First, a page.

Tuesday, January 8, 2013

The new team on a new field

We are now starting to see what the team is going to look like in the Federal sector of cyber security at the very top: Brennan (DCIA), Hagel (SoD), and Keith Alexander (DIRNSA) .

John Brennan

Obama has been personally involved in cyber efforts for some time, and hence, Brennan has as well. Below are some articles which highlight his efforts in our area:

I think we can depend on Mr. Brennan to continue to invest heavily in the cyber industrial complex, and have a leading role in helping build the legal and policy frameworks that cyber desperately needs. His experience with counter-terrorism will be vital, but his challenge will be to port that to the traditional intelligence role of large nation state versus large nation state. 

Chuck Hagel

The NY Times pointed this quote out:
Cyber is a huge issue, that cyberwarfare dimension which we are just now just getting our arms around, as other nations are. If you concentrate on that arena of warfare, you can completely paralyze a nation. You can paralyze power grids; you can paralyze financial services; you can stop a country; you can paralyze computers on ships. I think the greater threat to all of us is going to be directly a dagger at the heart of economic interests, and certainly I would start with cyber. All the other threats are still going to be there — nuclear proliferation, terrorism, weapons of mass destruction, and all the things we're dealing with today. But, in the end, we can deal with those; we can manage those; we can work our way through those. The big issues are things like cyber, that's where we've really got to pay attention. It's not like sending one army against another. You're not going to win that by having a bigger navy that the other guy's navy. You need big navies, you need strong security, but you need so much more now today to protect our economic interests, which are our vital security interests."– PBS Interview, "Great Decisions in Foreign Policy," May 2012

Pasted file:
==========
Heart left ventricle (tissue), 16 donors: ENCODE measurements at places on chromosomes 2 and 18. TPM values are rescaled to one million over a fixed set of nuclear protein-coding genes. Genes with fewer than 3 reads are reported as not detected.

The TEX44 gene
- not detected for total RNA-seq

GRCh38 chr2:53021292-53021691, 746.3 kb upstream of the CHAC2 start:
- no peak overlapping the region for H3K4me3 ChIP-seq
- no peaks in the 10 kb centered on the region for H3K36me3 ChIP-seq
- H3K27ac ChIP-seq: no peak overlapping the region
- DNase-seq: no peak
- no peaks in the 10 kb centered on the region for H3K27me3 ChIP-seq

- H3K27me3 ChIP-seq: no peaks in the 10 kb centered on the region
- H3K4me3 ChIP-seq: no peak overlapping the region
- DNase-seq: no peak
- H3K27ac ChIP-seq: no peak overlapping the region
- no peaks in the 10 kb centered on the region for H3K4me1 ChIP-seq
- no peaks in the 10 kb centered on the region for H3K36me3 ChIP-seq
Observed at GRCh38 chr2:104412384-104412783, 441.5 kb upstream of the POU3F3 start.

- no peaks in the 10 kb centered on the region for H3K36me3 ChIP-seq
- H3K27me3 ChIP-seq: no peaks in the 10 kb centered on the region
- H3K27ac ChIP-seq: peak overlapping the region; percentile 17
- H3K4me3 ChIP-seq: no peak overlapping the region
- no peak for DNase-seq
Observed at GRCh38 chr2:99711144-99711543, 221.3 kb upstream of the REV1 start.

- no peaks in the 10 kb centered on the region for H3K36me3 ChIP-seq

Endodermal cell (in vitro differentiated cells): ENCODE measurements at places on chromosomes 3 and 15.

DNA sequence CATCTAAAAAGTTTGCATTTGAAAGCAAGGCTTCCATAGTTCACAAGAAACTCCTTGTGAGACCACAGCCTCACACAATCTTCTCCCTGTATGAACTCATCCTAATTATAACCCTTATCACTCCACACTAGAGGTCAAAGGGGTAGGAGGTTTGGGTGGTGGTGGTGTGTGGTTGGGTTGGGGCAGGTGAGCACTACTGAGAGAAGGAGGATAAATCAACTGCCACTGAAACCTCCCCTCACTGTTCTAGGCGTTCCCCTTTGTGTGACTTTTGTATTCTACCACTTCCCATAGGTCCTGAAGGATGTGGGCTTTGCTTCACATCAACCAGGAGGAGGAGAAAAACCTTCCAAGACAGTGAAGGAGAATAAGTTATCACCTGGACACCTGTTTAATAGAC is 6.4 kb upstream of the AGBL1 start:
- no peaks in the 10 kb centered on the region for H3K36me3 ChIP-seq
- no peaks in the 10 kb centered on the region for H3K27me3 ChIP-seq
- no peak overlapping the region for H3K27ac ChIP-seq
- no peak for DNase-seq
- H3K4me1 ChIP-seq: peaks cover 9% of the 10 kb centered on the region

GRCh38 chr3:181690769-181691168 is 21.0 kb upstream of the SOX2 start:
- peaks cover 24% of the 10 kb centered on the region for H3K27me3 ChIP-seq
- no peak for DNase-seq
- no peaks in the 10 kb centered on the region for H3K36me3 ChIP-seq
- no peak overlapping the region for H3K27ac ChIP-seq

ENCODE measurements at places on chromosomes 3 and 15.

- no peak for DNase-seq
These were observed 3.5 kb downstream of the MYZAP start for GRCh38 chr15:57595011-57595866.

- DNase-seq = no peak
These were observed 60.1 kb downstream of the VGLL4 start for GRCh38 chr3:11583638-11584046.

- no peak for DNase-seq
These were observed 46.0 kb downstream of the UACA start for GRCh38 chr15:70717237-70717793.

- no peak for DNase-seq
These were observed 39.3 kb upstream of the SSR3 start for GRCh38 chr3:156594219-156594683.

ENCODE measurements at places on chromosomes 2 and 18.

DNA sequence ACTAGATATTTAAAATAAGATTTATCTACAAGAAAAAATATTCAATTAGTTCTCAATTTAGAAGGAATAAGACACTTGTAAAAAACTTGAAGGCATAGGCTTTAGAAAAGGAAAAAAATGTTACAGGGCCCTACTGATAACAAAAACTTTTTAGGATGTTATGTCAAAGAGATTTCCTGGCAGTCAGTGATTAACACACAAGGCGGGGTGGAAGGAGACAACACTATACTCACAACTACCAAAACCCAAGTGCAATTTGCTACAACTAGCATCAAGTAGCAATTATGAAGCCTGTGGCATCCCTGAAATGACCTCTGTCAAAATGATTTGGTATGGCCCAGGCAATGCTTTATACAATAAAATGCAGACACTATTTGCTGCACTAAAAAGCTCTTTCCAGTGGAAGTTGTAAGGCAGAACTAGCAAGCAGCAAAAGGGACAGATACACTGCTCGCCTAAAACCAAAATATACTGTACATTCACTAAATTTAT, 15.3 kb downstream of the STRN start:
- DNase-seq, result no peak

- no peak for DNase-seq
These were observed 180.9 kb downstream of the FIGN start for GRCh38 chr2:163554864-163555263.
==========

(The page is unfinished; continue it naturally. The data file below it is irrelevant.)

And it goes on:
Other than that quote, there's not a whole lot available on his views there. One thing is sure about Hagel: He's into international alliances - something that cyber depends on to a great degree. And I think it's telling that one major thing Chuck Hagel realizes he's protecting against cyber attack is the economy. The financial sector is highly sensitized to its weakness when it comes to cyberwar - and for good reason.

So to sum up: Cyber (both defense and offense) will find continued strong support in the coming administration. The worm in the soup here is, as always, congressional support, which means the dollars and cents budgetary glop that cyber is unfortunately having to wade through at the moment. These are not small programs, and they are not small changes, and having large scale uncertainty about which things will have to be cut to meet a sequester could hamstring any major efforts to improve cyber security, or take the ball on offense.

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